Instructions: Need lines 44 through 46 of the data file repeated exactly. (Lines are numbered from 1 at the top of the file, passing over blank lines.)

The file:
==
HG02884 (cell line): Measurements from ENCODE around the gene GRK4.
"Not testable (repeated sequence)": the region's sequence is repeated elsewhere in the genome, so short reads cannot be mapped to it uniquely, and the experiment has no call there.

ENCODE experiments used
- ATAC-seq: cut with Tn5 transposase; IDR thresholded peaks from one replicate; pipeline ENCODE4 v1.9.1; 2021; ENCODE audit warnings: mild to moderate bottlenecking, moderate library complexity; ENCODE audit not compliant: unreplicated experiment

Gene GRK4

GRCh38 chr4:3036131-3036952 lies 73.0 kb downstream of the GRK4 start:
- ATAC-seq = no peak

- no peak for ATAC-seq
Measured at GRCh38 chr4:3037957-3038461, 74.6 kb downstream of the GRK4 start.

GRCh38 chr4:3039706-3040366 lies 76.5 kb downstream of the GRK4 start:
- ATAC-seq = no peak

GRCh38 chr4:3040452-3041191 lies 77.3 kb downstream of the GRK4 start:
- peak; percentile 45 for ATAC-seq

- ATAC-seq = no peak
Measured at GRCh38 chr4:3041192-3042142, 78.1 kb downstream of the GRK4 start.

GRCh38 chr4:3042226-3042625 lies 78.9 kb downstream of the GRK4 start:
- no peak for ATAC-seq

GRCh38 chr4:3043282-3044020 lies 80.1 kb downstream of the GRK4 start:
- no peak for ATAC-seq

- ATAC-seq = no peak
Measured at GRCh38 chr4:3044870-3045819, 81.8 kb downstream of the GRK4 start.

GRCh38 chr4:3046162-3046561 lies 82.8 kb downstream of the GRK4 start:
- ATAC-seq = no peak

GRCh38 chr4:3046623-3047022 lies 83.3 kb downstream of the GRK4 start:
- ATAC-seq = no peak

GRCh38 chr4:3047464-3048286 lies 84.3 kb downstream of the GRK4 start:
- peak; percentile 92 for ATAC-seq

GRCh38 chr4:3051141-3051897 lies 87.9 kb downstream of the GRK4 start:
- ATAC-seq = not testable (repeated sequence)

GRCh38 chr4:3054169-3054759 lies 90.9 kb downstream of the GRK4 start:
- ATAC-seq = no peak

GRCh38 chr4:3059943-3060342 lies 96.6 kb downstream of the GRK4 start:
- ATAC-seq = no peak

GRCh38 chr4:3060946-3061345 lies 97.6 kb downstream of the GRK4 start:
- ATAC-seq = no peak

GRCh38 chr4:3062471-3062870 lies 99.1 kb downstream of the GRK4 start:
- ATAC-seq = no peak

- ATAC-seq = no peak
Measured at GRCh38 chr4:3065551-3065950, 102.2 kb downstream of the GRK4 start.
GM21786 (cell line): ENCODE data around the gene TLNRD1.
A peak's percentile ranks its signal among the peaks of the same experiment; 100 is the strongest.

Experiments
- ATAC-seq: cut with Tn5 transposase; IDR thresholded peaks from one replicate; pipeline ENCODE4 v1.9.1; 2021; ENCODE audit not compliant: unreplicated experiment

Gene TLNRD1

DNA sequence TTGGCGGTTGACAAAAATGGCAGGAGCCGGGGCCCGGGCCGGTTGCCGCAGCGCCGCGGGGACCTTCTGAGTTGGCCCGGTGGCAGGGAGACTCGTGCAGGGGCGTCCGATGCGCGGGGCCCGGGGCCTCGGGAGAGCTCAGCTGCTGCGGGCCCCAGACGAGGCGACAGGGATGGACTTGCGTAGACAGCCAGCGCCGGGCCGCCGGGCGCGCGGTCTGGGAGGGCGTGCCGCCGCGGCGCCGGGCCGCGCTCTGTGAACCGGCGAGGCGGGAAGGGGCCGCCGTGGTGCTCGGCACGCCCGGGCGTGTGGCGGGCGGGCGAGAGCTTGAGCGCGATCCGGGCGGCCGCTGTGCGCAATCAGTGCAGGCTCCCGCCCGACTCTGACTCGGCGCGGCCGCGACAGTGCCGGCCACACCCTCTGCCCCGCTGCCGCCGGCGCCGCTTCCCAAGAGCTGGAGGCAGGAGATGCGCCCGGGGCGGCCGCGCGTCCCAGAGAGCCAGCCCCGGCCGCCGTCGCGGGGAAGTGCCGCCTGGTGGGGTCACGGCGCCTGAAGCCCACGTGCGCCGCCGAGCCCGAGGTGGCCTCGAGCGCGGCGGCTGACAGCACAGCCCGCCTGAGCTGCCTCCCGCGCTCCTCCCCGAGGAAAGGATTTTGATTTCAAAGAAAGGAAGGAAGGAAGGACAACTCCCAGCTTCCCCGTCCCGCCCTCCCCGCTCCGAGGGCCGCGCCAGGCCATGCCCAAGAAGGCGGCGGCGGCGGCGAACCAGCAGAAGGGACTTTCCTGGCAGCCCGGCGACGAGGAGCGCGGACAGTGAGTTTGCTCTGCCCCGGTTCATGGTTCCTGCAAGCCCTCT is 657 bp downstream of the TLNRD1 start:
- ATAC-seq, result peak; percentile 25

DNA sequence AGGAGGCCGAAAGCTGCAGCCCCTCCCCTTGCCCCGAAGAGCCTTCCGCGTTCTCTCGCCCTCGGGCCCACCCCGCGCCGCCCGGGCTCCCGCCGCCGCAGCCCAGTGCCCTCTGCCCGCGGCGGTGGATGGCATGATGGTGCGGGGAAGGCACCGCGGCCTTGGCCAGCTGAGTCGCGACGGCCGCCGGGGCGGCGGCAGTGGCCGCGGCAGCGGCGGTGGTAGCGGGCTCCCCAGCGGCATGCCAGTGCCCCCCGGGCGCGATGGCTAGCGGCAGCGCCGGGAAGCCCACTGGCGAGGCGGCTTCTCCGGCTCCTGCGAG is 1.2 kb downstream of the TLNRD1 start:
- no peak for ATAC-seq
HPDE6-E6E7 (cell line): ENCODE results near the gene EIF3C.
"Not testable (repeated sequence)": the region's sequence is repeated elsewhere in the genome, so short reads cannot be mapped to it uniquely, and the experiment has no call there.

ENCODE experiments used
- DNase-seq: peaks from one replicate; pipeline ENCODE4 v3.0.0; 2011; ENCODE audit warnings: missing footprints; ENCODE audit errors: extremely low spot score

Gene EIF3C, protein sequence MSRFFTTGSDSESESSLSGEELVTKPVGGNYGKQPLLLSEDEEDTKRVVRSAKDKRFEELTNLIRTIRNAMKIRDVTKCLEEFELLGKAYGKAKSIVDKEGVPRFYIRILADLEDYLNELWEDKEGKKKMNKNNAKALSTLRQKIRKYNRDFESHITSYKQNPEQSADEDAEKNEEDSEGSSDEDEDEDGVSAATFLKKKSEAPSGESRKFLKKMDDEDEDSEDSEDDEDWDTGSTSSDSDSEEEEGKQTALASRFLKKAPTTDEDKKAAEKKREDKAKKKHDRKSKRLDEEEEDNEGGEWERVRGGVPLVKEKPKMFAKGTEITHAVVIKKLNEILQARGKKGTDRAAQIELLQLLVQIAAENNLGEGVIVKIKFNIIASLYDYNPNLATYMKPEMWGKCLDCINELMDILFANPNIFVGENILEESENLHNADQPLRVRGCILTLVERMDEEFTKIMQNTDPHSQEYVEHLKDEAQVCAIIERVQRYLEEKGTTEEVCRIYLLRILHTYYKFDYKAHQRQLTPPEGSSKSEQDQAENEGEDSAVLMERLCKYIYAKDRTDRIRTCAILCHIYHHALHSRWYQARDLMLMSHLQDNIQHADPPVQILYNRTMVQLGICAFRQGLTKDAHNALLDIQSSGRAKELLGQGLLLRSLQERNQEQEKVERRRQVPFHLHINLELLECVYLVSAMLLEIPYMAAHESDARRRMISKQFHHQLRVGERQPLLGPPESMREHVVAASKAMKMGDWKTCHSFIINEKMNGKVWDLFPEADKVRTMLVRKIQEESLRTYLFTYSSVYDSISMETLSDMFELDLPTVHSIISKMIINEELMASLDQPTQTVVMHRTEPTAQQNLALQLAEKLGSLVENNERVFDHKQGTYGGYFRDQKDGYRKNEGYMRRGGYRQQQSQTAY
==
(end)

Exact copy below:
Gene TLNRD1

DNA sequence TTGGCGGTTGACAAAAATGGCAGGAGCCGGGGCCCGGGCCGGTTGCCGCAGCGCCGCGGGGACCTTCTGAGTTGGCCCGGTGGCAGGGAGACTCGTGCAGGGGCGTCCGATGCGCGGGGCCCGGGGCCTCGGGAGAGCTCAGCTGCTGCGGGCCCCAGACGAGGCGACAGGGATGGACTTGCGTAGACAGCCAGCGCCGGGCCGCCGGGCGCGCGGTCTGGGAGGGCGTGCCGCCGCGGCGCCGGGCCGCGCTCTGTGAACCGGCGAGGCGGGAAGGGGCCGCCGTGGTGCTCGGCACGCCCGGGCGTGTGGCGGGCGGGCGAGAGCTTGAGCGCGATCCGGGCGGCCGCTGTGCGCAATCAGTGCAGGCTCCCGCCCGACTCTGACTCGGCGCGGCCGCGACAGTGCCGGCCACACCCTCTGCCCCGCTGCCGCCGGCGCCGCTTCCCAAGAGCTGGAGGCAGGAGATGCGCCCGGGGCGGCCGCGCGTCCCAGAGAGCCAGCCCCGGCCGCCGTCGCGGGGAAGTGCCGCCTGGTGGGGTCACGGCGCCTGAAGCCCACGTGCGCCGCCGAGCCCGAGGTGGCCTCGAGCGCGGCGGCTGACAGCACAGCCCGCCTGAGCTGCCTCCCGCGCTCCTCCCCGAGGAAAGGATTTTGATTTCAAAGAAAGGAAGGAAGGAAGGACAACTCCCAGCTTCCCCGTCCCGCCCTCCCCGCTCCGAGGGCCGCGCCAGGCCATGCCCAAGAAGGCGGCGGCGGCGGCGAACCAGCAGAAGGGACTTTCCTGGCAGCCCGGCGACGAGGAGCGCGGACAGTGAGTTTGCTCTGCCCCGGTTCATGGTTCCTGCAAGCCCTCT is 657 bp downstream of the TLNRD1 start:
- ATAC-seq, result peak; percentile 25